Marr says that in 2001, “Howard put the young minister’s aggression to use by also appointing him Leader of the House.” And this sentence is telling: “Abbott knew he had to counter the caricature of the Catholic hard man if his leadership ambitions were ever to go anywhere.” Tony Abbott has known for a very long time that if he wants to be prime minister, he has to show the public more than his brute face. But he rarely has.
Each time an opportunity has presented itself for Tony to flourish, he has been overwhelmed by Abbott. As Opposition leader, Abbott has utterly suffocated Tony. Everything about him has been diminished, even the points of attack on the government. He has now taken as gospel the words of Lord Randolph Churchill: “Oppose everything, suggest nothing and turf the Government out.” The contemporary take on Churchill’s dictum was best distilled by one of Abbott’s staff: “the job in Opposition is to get your boots on and kick the shit out of them.” Abbott and his staff are convinced that Oppositions do not win elections – governments lose them. So the Opposition leader’s role is to do as much damage to the Gillard government as possible.
This is a political take on an ancient theological approach, the via negativa: Abbott defines himself by what he is not. Above all he is Not Labor. There is a crude genius to this. On one level it has been an outstanding success. Gauged only by how much damage he has inflicted on Labor, Abbott is the most successful Opposition leader in Australian political history. He has undone one prime minister and may bring down a second.
But this scorched-earth politics ignores something crucial: how much damage Abbott has done to himself. His approach is consuming the better parts of his nature and defining him politically and personally. An attack on your character cannot stick unless it is plausible. The caricature of Abbott as a brutal misogynist is not accurate, but he has ensured that it is credible. The Coalition is clearly deeply worried that the caricature is now setting like cement in the public’s mind. If it wasn’t, it would not have wheeled out his wife, Margie, and his daughters to mount a defence.
And to date, Abbott has done the Gillard government great harm without becoming prime minister himself. It will all come to nothing if he does not succeed in taking that last step.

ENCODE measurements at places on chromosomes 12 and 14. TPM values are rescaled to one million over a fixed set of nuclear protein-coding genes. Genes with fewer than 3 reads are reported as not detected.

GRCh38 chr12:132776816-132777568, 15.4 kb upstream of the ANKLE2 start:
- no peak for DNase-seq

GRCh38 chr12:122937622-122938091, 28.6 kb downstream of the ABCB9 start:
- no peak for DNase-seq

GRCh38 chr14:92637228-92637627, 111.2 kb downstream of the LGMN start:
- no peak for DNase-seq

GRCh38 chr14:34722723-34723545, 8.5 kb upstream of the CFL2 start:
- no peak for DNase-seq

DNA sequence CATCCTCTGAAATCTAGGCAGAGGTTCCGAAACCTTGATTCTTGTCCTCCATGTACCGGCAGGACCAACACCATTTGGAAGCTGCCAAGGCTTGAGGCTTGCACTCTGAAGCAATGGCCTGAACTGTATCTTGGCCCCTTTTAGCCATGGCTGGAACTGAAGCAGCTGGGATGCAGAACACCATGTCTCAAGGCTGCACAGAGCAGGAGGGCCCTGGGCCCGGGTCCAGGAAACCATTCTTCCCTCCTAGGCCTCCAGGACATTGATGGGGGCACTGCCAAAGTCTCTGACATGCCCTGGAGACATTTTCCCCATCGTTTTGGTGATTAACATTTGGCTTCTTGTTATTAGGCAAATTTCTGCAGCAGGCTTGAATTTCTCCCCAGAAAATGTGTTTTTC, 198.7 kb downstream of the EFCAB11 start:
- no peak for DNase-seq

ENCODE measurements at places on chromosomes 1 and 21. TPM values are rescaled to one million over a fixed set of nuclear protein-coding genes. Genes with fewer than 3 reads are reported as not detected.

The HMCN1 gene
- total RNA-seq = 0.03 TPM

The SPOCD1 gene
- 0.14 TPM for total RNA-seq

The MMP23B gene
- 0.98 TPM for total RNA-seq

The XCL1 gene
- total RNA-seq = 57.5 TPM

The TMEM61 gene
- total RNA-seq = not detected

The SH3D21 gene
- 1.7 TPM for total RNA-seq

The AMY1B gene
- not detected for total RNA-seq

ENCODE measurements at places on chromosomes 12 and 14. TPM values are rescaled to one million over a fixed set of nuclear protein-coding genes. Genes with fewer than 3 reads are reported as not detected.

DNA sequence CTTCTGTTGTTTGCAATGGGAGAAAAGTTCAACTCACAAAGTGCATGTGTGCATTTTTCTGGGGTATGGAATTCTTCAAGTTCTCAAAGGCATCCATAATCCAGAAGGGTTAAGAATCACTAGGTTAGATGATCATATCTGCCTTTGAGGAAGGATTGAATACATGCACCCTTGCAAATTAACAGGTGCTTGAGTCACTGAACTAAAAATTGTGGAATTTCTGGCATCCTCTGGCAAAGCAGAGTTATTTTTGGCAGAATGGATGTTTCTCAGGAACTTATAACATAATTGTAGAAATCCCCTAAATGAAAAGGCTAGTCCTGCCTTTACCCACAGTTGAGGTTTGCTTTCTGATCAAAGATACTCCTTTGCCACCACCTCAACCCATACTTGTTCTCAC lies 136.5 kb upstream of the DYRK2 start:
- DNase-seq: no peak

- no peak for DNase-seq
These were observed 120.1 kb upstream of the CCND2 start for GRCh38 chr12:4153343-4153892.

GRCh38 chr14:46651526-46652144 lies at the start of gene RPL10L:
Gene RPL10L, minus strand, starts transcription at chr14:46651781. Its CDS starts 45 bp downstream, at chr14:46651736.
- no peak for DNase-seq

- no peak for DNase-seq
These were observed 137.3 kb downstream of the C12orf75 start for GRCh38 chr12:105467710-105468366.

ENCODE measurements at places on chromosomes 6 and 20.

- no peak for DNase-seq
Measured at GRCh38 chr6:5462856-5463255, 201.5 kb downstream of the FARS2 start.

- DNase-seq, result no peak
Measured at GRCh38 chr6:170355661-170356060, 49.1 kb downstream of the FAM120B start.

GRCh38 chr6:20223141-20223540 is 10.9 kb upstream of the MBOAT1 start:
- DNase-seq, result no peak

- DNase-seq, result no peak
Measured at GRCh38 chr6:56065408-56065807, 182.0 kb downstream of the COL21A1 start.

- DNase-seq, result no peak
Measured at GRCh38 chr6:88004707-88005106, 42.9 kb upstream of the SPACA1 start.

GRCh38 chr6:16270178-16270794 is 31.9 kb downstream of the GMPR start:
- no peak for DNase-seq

Perhaps Abbott should ponder what became of his political hero, Santamaria, and what the Movement did to his church. In Edmund Campion’s brilliant reflection on growing up Catholic in Australia, Rockchoppers, he writes that the saddest moment of Santamaria’s life seemed to Campion to be a dinner for the fortieth anniversary of the Movement in July 1981:
B.A. Santamaria, the man who, all those years ago, had set out with a great ache in his heart to remake the world so that the poor and rejected could find compassion and justice, was ending his days among the stone-faced men of the Right.
And the church? Before the Movement there was a longstanding Catholic critique of Western society that:
tried to determine what had happened to humankind in Europe and its dependencies since the Reformation and the industrial revolution; then it tried to assess this in terms of Christian humanist philosophy …
Nothing was outside the scope of this criticism – the factory system, universities, the press, monopolies, industrial farming, the control of capital, modern warfare, communism and socialism, restrictive immigration – it was assumed that an authentic Christianity had something sensible to say about all aspects of life.
But in the wake of the Movement, “Catholics got so badly burned they abandoned social criticism of this deeply philosophical kind.” The way the Movement went about using its political power not only split Labor, it also split and damaged the church.
In the end Abbott might triumph no matter what Labor throws at him. Not being Julia Gillard could be enough to get him there, given the equally visceral reaction to the prime minister among large swathes of the electorate.
And right now, Tony Abbott might console himself with the idea that when he finally grasps the prize, he will govern differently to the way that he won government. But, in dealing with a hostile Senate, he might find that, as Paul noted: “Do not be deceived: God cannot be mocked. A man reaps what he sows.” And as he wrestles, too late, with the task of convincing a sceptical public that there is more to him than meets the eye, he might reflect on the words of Luke’s Gospel: “For what does it profit a man if he gains the whole world and loses himself?”
Chris Uhlmann is political editor of ABC TV’s 7.30. He has worked as the chief political correspondent for ABC radio current affairs and been political editor of ABC News, The 7.30 Report and ABC News 24.
This correspondence featured in Quarterly Essay 48, After the Future.
ALSO FROM QUARTERLY ESSAY